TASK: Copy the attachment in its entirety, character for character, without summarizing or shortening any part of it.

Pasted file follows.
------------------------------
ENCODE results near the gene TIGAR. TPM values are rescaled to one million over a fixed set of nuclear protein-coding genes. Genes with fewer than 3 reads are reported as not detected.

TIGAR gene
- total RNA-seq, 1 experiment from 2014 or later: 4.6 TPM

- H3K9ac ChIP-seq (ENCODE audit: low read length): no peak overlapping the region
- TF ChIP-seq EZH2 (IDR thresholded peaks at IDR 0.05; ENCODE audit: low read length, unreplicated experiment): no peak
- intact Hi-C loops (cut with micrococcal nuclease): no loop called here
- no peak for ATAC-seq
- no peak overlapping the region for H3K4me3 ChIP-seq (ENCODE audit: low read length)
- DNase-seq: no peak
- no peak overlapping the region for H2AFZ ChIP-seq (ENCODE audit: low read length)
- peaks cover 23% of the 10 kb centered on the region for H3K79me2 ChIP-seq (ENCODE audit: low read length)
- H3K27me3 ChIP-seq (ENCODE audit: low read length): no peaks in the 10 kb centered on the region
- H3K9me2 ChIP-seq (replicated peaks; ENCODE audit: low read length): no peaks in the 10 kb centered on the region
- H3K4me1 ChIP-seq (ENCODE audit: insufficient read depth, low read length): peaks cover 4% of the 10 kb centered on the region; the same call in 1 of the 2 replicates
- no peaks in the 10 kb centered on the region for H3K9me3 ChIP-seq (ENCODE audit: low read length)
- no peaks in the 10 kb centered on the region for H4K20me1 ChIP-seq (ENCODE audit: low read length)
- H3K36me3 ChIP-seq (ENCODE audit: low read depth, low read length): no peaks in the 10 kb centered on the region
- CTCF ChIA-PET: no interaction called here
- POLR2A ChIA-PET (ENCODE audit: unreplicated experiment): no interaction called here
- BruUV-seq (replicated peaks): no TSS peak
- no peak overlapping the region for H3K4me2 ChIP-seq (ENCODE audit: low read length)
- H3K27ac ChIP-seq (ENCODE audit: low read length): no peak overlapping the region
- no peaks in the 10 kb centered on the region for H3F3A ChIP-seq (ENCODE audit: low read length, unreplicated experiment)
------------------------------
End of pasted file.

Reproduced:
ENCODE results near the gene TIGAR. TPM values are rescaled to one million over a fixed set of nuclear protein-coding genes. Genes with fewer than 3 reads are reported as not detected.

TIGAR gene
- total RNA-seq, 1 experiment from 2014 or later: 4.6 TPM

- H3K9ac ChIP-seq (ENCODE audit: low read length): no peak overlapping the region
- TF ChIP-seq EZH2 (IDR thresholded peaks at IDR 0.05; ENCODE audit: low read length, unreplicated experiment): no peak
- intact Hi-C loops (cut with micrococcal nuclease): no loop called here
- no peak for ATAC-seq
- no peak overlapping the region for H3K4me3 ChIP-seq (ENCODE audit: low read length)
- DNase-seq: no peak
- no peak overlapping the region for H2AFZ ChIP-seq (ENCODE audit: low read length)
- peaks cover 23% of the 10 kb centered on the region for H3K79me2 ChIP-seq (ENCODE audit: low read length)
- H3K27me3 ChIP-seq (ENCODE audit: low read length): no peaks in the 10 kb centered on the region
- H3K9me2 ChIP-seq (replicated peaks; ENCODE audit: low read length): no peaks in the 10 kb centered on the region
- H3K4me1 ChIP-seq (ENCODE audit: insufficient read depth, low read length): peaks cover 4% of the 10 kb centered on the region; the same call in 1 of the 2 replicates
- no peaks in the 10 kb centered on the region for H3K9me3 ChIP-seq (ENCODE audit: low read length)
- no peaks in the 10 kb centered on the region for H4K20me1 ChIP-seq (ENCODE audit: low read length)
- H3K36me3 ChIP-seq (ENCODE audit: low read depth, low read length): no peaks in the 10 kb centered on the region
- CTCF ChIA-PET: no interaction called here
- POLR2A ChIA-PET (ENCODE audit: unreplicated experiment): no interaction called here
- BruUV-seq (replicated peaks): no TSS peak
- no peak overlapping the region for H3K4me2 ChIP-seq (ENCODE audit: low read length)
- H3K27ac ChIP-seq (ENCODE audit: low read length): no peak overlapping the region
- no peaks in the 10 kb centered on the region for H3F3A ChIP-seq (ENCODE audit: low read length, unreplicated experiment)